Our program is fortunate to be affiliated with some of the best-funded dermatology research programs in the nation. Residents have the opportunity to work with faculty mentors for their clinical and research electives. Residents may also commit to a special track program during their third-year of training, as approved by the American Board of Dermatology, which allows them to pursue their basic research interests in a postdoctoral capacity. Below is a list of some resources available to our residents:
Wellman Center for Photomedicine is one of the world's foremost research facilities in this field. These laboratories offer an interdisciplinary approach to basic and applied research emphasizing basic photobiology, laser technology, and tissue reactions.
The MGH/Harvard Cutaneous Biology Research Center (CBRC) is a multidisciplinary research group conducting fundamental research relevant to the structure and function of the skin and cutaneous biology. It was established in 1989 with support from a grant from Shiseido Co., Ltd. of Japan.
The Department of Dermatology Research Laboratories at Brigham and Women's Hospital including the Harvard Skin Disease Research Center (HSDRC) was established in 1994 with funding from the National Institutes of Health. The mission is to conduct research on the pathogenesis of skin disease.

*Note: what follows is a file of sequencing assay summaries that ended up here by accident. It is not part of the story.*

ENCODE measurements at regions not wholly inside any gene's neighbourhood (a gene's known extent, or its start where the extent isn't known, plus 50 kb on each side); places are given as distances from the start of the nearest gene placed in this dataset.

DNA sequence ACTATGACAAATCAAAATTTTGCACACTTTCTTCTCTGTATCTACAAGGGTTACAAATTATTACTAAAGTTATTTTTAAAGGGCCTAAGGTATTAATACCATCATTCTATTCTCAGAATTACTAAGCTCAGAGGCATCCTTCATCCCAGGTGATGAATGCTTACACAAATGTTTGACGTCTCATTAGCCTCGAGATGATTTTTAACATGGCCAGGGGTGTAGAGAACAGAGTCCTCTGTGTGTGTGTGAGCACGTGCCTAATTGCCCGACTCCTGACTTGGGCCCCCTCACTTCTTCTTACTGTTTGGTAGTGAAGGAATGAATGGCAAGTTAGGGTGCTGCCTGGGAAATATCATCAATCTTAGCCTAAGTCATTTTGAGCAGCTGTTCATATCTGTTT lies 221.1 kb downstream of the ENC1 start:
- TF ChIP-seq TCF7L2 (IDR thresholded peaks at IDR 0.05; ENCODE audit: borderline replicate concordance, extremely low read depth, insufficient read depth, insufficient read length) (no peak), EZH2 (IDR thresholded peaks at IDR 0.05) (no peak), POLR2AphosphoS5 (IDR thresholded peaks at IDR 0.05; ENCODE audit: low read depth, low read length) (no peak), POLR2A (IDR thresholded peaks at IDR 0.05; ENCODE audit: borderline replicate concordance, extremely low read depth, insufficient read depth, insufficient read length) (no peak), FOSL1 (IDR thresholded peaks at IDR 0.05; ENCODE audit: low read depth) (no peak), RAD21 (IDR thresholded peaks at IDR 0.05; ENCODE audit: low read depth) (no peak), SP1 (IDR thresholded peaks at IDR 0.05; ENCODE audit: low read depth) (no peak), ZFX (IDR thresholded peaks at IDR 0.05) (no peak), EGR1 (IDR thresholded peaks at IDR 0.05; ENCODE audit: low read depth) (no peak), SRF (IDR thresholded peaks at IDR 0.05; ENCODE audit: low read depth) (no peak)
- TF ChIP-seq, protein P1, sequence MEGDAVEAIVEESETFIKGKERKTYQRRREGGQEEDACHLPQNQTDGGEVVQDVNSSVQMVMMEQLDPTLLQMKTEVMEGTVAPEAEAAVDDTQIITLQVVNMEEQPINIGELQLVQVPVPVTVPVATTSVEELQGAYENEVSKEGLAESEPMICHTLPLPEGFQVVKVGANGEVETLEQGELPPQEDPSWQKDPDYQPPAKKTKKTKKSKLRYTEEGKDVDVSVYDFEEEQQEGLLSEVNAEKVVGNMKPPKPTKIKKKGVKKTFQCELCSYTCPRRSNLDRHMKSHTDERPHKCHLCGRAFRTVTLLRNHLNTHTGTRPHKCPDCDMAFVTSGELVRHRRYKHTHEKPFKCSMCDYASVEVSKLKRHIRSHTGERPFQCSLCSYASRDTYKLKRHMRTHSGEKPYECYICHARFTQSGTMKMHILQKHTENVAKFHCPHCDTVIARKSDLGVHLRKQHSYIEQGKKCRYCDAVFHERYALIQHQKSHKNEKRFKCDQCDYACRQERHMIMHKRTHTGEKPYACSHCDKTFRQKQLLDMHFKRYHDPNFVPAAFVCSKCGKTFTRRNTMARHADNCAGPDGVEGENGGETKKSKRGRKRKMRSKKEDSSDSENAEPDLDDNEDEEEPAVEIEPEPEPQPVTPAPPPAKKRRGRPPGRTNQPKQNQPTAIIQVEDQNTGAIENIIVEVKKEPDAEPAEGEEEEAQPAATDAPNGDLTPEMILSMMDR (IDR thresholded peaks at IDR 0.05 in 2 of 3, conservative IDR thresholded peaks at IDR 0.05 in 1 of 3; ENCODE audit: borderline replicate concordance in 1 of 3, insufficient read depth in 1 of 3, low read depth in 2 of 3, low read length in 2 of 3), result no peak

Clinical Unit for Research Trials in Skin (CURTIS) is located at the Massachusetts General Hospital. In addition to investigating quality of life issues, CURTIS conducts a wide range of clinical studies evaluating new therapies for a broad spectrum of skin diseases.
- Center for Connected Health is located within Partners HealthCare and translates across multiple subspecialties to provide quality care outside of traditional medical settings. Clinical research within the Center supports and promotes these activities.
Clinical Laboratory for Epidemiology and Applied Research in Skin (CLEARS) is housed within the Department of Dermatology at Beth Israel Deaconess Medical Center. CLEARS conducts research and clinical trials on inflammatory skin conditions such as psoriasis, atopic dermatitis, and hidradenitis suppurativa.
These research programs often crossover into other disciplines, making this a unique setting for discovery of therapeutic advances with broad-reaching benefits. State-of-the-art research in cutaneous biology, photobiology, and skin diseases are important components of these programs.
There are many other clinical research activities taking place at our affiliated institutions. An up-to-date list can be found here.